§ Mr. HARNEY
I beg to move, in page 1, line 22, to leave out the words, "the children of the marriage," and to insert instead thereof the words, "her children."
§ Amendment agreed to.
§ Mr. SCURR
I beg to move, in page 1, line 24, at the end, to insert the words(c) that adultery has been committed.I move this Amendment on behalf of a considerable section of the community who consider that the greatest cruelty which could be inflicted upon a woman would be for this offence to be committed. It is not provided for in the Bill. I know that it was put forward in Committee, and I understand that the only objection of the Home Secretary then was that the Bill was an agreed Bill and that this Amendment, if inserted, might wreck the chances of the Bill's passage into law. I do not want to wreck the Bill, but on behalf of this very considerable section of the community I must move the Amendment.
As has been indicated, this is a controversial Amendment, and I hope that the hon. Member will not press it.
§ Amendment negatived.
§ Mr. BASIL PETO
I beg to move, in page 1, line 24, at the end, to insert the words(c) that her husband is suffering from venereal disease and insists on cohabiting.8.0 P.M.
I wish to press this Amendment. We are in this Clause inserting certain provisions which constitute a new ground of cruelty. Clearly, what is being considered in paragraphs (a) and (b) of Sub-section (2) is cruelty to the wife. I hold that in the fresh paragraph I wish to insert the question of the cruelty to the wife is obvious. In the case of this terrible scourge we have to consider the cruelty to future generations. I see before my mind's eye children who are maimed, with bodies distorted, blind, feeble-minded, and the rest. No doubt my hon. Friend is going to refer to the case of Foster v. Foster, and I may be told that there has already been a decision in the Law Courts covering such a case as that with which I seek to deal here. It is not a question of merely infecting the wife, although that alone has been held to constitute cruelty, and if that be so, what is the objection to putting in this provision to prevent this most serious cruelty to present and future generations and to have it clearly in this Bill? This House should abandon all prudery and realise that this disease is the most terrible scourge from which the country is suffering, and is equal in its effects, if not worse than cancer or tuberculosis. I therefore ask the hon. Gentleman to accept the Amendment.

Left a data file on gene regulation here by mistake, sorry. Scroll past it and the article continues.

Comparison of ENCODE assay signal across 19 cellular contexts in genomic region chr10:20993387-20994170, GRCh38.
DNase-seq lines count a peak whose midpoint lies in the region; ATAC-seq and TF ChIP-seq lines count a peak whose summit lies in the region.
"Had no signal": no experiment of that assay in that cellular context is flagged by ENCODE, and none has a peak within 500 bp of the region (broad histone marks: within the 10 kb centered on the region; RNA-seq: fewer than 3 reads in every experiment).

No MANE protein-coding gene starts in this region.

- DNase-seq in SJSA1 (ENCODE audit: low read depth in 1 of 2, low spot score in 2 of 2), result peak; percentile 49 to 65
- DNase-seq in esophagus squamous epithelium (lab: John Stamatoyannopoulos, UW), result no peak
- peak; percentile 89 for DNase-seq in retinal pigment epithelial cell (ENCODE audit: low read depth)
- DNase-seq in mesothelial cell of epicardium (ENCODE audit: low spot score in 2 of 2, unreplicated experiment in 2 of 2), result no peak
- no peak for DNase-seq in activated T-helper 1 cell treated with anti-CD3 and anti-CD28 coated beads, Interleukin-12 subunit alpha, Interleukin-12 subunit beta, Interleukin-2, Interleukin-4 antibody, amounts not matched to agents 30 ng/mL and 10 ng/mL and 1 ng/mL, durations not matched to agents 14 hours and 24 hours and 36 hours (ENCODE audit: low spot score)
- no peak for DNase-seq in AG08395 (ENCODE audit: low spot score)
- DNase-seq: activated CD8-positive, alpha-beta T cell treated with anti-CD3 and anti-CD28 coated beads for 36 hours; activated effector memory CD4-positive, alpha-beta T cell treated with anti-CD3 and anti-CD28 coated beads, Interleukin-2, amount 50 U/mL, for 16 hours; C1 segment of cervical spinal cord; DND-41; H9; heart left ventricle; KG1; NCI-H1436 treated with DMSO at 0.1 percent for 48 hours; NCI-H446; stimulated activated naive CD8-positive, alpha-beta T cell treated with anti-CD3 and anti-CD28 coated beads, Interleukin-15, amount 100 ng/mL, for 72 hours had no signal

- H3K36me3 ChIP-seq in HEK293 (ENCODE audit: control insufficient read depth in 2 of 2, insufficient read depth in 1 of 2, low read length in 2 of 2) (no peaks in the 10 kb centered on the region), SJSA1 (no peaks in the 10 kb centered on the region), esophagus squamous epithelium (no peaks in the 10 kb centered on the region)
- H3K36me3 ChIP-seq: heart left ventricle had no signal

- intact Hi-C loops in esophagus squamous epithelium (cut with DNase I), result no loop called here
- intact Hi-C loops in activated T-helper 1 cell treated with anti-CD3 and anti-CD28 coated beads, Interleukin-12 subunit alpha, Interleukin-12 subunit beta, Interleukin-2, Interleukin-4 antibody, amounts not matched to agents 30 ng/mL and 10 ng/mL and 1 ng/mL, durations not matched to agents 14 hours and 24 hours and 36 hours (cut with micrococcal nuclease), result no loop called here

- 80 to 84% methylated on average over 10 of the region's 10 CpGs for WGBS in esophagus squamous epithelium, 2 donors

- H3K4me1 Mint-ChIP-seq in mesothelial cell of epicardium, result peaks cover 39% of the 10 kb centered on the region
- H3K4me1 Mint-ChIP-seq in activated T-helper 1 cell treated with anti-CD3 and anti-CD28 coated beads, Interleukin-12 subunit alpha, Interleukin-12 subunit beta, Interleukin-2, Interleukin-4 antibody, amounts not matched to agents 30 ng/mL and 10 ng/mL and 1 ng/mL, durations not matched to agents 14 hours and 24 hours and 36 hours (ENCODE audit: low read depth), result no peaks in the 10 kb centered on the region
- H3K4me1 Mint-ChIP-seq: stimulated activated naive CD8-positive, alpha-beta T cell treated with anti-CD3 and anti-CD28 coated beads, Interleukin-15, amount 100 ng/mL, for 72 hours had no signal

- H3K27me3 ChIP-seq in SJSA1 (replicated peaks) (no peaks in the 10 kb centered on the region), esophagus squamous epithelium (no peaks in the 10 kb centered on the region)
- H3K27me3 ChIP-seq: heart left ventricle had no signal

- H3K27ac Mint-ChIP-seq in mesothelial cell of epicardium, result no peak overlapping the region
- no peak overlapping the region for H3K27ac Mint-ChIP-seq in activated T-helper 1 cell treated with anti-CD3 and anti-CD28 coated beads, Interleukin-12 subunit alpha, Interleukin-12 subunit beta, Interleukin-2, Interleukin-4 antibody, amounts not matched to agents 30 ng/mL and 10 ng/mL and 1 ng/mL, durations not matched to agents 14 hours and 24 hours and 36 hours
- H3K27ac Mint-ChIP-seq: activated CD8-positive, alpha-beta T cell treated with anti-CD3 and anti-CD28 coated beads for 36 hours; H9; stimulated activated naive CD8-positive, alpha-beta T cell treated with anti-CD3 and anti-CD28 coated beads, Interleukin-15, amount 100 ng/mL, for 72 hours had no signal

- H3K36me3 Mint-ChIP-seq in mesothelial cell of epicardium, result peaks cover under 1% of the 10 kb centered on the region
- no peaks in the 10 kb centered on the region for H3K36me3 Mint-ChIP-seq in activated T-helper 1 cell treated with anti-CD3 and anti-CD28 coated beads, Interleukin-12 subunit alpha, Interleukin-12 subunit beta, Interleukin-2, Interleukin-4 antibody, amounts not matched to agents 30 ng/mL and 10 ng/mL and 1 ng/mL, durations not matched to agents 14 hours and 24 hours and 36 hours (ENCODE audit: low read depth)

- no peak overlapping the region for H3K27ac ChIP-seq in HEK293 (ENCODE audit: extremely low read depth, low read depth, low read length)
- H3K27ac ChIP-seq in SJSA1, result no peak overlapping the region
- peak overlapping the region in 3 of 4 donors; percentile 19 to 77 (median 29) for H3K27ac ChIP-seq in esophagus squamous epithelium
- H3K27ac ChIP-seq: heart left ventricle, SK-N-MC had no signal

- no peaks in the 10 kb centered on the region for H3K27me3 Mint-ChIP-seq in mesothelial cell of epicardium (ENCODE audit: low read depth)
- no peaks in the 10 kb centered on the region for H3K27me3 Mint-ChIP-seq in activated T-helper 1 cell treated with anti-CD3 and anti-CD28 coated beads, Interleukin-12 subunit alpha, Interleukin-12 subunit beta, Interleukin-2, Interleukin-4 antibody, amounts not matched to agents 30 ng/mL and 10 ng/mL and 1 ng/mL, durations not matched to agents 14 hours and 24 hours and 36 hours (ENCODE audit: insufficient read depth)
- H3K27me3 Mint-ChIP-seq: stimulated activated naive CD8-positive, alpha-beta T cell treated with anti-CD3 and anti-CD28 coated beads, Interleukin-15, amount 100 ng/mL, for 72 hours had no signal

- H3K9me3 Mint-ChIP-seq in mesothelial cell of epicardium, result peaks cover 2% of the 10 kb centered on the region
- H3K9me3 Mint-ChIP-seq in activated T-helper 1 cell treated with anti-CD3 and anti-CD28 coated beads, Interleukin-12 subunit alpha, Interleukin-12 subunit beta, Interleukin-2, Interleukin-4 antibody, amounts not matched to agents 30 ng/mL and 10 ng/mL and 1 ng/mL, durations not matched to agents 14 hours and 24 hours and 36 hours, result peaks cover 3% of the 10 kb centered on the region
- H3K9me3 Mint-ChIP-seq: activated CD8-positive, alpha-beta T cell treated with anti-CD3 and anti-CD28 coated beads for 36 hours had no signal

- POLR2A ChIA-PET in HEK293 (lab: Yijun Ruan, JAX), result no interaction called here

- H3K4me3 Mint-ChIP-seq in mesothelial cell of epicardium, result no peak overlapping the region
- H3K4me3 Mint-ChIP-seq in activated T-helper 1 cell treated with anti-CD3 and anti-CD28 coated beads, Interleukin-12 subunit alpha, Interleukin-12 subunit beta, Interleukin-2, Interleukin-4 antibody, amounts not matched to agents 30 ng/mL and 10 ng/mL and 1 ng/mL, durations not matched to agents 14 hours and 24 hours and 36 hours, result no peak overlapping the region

I think in the Committee stage I said that the suggestion of my hon. Friend was already covered. Since then we have looked into the matter very carefully, and we are still of opinion that that is the case. I quite agree that it is a most important thing that it should be covered, but our advice is that the Act of 1895 covers the 2346 point and that no further reference in this Bill is necessary. May I say, however, that this Bill is going to another place where there are a great many expert and learned lawyers. This point will probably come up, and if in their opinion the case raised by my hon. Friend is not covered, then we will see to it that something is put in the Bill. May I ask him to leave the matter open in that way.
§ Mr. B. PETO
I would be pleased to adopt the course suggested by my hon. Friend, but I make an appeal that we should deal with this question directly by legislation, and not by references compelling us to hunt in some ether Act for something which is applicable to this matter. I cannot myself see any reason: why the words I propose should not be inserted in this Bill to make the matter perfectly clear.
§ Sir GERALD HOHLER
I am rather surprised that the Under-Secretary has not accepted this Amendment. This is a matter which is being considered by lawyers, and I think in the present circumstances we should endeavour to get rid of all doubt. If the matter is not clear to the Home Office, who have expert advice on which to rely, and who can consult the Law Officers of the Crown, why should it be left any longer in doubt? I would ask my hon Friend to agree to the insertion of those words.
Mr. LOCKER - LAMPSON
May I appeal to my hon. Friend to withdraw the Amendment, because if we have a Division now it may seriously interfere with the progress of the Measure. I think I have made my position clear. I have pledged myself and the Home Secretary that if there is any doubt whatever as to the point not being covered steps will be taken to cover it.
§ Amendment negatived.
§ Further Amendment made: In page 2, lines 9 and 10, leave out the words "the children of the marriage" and insert "his children."—[Mr. Harney.]
§ The following Amendment stood en the Order Paper in the name of Mr. HARNEY:
In page 2, line 14, at the end, to insert the words
and any such Order shall cease to have effect if for a period of three months after it is made the married woman continues to reside with her husband,
§ Mr. HARNEY
I understand the same principle applies. Of course, you will consider whether you will make it three or six. I am quite satisfied.
The following Amendment stood on the Order Paper in the name of Viscountess Astor:
In page 2, line 14, at the end, insert the wordsand any such Order shall cease to have effect if for a period of six months after it is made the married woman continues to reside with her husband.
This Amendment is similar to the previous one except as to period. The only question is that you accepted it when you were dealing with an inconsiderate husband, and here you are dealing with a husband who is more considerate.